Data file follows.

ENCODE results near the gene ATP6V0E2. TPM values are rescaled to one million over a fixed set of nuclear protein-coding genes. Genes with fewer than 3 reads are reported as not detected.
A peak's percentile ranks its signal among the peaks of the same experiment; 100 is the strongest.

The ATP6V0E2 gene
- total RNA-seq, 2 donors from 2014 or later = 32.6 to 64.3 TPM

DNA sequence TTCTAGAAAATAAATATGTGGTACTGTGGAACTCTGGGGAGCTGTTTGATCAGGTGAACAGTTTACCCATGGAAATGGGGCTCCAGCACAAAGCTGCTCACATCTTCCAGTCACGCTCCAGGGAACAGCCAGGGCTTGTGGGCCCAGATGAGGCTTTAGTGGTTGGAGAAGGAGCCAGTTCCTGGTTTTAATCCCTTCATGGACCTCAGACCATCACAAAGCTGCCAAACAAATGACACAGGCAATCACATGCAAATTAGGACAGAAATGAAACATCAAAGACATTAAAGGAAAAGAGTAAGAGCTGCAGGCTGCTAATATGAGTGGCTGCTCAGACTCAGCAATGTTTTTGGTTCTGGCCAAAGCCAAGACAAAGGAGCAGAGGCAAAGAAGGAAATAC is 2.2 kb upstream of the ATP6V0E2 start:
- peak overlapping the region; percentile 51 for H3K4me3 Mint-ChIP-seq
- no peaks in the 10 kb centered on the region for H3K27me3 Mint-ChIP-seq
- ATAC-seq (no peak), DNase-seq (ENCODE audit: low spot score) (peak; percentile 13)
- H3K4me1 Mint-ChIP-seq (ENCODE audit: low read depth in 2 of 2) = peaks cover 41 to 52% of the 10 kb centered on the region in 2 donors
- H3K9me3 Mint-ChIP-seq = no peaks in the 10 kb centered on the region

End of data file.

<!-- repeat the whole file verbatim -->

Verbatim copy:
ENCODE results near the gene ATP6V0E2. TPM values are rescaled to one million over a fixed set of nuclear protein-coding genes. Genes with fewer than 3 reads are reported as not detected.
A peak's percentile ranks its signal among the peaks of the same experiment; 100 is the strongest.

The ATP6V0E2 gene
- total RNA-seq, 2 donors from 2014 or later = 32.6 to 64.3 TPM

DNA sequence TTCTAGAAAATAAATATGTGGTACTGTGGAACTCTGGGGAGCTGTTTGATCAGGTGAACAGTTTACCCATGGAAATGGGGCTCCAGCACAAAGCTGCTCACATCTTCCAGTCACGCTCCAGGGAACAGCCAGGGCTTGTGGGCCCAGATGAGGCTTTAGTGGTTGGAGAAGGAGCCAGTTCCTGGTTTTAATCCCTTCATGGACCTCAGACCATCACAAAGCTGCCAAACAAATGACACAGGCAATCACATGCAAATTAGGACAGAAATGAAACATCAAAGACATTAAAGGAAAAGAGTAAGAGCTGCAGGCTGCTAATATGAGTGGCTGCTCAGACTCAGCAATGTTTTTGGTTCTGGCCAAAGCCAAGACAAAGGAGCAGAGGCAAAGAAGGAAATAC is 2.2 kb upstream of the ATP6V0E2 start:
- peak overlapping the region; percentile 51 for H3K4me3 Mint-ChIP-seq
- no peaks in the 10 kb centered on the region for H3K27me3 Mint-ChIP-seq
- ATAC-seq (no peak), DNase-seq (ENCODE audit: low spot score) (peak; percentile 13)
- H3K4me1 Mint-ChIP-seq (ENCODE audit: low read depth in 2 of 2) = peaks cover 41 to 52% of the 10 kb centered on the region in 2 donors
- H3K9me3 Mint-ChIP-seq = no peaks in the 10 kb centered on the region